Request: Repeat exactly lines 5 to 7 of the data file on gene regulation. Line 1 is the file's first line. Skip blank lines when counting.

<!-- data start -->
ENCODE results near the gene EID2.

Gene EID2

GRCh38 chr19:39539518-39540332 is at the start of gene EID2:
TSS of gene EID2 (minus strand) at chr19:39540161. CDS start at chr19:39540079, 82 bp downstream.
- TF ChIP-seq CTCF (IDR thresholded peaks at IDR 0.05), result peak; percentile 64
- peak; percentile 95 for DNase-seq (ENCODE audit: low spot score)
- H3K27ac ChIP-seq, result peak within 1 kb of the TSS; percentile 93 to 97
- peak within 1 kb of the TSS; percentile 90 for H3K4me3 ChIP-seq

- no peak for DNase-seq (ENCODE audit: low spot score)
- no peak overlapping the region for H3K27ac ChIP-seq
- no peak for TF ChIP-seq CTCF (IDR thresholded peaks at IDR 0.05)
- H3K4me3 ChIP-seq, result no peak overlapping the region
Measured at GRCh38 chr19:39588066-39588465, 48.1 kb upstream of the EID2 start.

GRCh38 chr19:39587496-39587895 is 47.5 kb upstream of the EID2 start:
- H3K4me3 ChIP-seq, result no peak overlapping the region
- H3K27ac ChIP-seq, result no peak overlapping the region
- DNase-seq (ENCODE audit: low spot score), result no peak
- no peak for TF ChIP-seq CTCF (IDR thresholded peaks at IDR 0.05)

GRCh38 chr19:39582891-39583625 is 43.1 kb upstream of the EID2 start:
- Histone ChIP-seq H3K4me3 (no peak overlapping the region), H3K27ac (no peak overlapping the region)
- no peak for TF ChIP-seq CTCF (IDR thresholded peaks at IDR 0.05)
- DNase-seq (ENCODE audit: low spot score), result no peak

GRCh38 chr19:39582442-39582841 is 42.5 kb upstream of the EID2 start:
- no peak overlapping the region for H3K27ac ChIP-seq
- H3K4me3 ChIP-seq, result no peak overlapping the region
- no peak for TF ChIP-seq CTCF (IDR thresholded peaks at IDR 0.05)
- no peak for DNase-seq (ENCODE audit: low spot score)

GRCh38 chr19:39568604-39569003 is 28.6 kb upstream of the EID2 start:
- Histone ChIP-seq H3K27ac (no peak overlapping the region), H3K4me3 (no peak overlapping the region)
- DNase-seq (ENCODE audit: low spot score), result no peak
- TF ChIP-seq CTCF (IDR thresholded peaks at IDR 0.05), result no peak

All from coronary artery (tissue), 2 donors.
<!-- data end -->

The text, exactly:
- TF ChIP-seq CTCF (IDR thresholded peaks at IDR 0.05), result peak; percentile 64
- peak; percentile 95 for DNase-seq (ENCODE audit: low spot score)
- H3K27ac ChIP-seq, result peak within 1 kb of the TSS; percentile 93 to 97